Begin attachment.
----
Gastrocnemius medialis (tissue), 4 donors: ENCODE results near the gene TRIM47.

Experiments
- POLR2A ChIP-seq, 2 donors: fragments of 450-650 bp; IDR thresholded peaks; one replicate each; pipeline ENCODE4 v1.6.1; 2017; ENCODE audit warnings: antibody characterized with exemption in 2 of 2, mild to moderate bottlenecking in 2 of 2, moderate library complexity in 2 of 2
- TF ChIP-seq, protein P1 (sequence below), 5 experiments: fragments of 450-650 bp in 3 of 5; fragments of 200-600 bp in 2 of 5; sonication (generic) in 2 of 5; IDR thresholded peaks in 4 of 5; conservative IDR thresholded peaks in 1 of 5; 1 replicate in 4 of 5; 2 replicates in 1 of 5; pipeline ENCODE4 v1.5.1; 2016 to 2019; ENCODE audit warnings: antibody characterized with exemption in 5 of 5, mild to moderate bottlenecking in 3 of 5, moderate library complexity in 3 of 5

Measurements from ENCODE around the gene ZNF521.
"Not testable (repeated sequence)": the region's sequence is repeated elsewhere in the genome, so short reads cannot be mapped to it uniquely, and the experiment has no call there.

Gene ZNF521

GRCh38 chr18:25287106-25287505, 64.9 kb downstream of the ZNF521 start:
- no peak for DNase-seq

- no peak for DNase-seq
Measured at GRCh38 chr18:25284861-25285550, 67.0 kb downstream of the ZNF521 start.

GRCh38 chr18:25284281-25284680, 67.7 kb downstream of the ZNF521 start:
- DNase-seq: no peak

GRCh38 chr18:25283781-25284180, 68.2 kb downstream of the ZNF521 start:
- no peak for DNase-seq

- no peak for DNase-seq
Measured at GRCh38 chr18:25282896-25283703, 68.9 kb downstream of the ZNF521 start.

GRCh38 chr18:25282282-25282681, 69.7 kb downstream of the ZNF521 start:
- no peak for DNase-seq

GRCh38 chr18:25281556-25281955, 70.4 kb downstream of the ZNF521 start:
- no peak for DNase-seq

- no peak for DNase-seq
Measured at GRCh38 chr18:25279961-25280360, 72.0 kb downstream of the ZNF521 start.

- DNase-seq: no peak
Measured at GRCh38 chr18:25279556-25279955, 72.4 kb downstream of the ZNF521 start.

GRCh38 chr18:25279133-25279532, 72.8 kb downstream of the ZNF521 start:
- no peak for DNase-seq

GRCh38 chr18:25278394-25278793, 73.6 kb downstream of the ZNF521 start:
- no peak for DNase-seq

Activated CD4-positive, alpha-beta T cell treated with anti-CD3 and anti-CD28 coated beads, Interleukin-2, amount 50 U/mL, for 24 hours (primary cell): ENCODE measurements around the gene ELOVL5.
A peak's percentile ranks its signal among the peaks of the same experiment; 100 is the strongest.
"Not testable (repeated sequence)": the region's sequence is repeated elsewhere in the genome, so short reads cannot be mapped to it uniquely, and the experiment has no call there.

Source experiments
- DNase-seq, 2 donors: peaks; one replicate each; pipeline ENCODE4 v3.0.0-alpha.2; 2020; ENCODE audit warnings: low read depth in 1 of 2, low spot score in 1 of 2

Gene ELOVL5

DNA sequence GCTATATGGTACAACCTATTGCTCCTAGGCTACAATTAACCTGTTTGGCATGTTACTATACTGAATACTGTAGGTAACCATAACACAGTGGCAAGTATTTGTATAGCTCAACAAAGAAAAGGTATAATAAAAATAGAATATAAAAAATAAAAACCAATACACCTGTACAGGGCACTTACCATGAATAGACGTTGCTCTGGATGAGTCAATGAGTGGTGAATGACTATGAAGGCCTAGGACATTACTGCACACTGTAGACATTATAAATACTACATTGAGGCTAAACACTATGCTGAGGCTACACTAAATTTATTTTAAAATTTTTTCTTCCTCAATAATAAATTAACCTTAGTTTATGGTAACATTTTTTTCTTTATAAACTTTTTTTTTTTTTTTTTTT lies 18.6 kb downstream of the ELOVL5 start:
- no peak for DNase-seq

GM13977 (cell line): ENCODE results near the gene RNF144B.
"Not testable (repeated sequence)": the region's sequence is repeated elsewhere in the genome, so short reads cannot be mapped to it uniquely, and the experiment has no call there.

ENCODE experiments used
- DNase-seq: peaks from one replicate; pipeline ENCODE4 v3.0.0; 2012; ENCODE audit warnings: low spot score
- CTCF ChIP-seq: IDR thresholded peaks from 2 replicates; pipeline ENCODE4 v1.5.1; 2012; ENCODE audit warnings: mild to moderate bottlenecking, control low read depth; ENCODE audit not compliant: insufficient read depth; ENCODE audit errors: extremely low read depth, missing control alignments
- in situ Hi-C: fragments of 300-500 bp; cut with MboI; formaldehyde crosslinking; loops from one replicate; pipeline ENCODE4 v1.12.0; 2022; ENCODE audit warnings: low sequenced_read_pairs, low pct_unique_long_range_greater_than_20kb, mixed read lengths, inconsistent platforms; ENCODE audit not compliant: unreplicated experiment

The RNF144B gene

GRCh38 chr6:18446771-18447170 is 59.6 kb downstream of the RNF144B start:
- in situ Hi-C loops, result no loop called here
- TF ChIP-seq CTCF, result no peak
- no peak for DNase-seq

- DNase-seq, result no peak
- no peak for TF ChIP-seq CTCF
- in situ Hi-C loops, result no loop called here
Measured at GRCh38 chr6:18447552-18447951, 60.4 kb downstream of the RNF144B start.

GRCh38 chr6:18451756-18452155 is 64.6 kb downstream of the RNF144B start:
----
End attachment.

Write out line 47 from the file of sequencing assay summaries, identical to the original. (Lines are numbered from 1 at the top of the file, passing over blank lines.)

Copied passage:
- TF ChIP-seq CTCF, result no peak